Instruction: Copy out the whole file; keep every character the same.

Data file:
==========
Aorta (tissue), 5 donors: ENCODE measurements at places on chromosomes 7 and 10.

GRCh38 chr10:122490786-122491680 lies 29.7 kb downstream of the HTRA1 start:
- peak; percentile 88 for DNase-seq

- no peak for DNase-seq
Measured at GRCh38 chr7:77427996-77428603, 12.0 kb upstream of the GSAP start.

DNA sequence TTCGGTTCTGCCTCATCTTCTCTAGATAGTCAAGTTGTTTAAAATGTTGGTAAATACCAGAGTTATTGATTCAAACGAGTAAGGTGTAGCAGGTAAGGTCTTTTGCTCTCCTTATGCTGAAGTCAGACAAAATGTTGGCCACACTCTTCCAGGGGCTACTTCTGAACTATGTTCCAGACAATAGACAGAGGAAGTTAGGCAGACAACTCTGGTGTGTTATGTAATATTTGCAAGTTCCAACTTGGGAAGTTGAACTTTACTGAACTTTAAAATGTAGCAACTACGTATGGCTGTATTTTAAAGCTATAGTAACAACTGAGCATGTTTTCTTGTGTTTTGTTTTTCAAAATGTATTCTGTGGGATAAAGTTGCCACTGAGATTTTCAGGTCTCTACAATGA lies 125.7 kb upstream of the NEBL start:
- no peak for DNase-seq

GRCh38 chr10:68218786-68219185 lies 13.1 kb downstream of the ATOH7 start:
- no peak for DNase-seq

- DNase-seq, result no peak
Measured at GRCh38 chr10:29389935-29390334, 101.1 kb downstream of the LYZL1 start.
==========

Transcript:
Aorta (tissue), 5 donors: ENCODE measurements at places on chromosomes 7 and 10.

GRCh38 chr10:122490786-122491680 lies 29.7 kb downstream of the HTRA1 start:
- peak; percentile 88 for DNase-seq

- no peak for DNase-seq
Measured at GRCh38 chr7:77427996-77428603, 12.0 kb upstream of the GSAP start.

DNA sequence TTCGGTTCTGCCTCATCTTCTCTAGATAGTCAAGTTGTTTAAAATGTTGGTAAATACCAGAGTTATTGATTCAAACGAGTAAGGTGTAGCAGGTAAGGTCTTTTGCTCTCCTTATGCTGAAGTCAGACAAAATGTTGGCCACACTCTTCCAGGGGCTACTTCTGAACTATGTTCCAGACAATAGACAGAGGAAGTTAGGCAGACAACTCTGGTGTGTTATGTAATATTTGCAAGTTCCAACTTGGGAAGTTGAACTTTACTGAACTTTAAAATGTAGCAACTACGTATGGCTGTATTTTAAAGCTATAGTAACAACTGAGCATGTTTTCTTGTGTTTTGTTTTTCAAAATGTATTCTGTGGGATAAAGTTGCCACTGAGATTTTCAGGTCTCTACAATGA lies 125.7 kb upstream of the NEBL start:
- no peak for DNase-seq

GRCh38 chr10:68218786-68219185 lies 13.1 kb downstream of the ATOH7 start:
- no peak for DNase-seq

- DNase-seq, result no peak
Measured at GRCh38 chr10:29389935-29390334, 101.1 kb downstream of the LYZL1 start.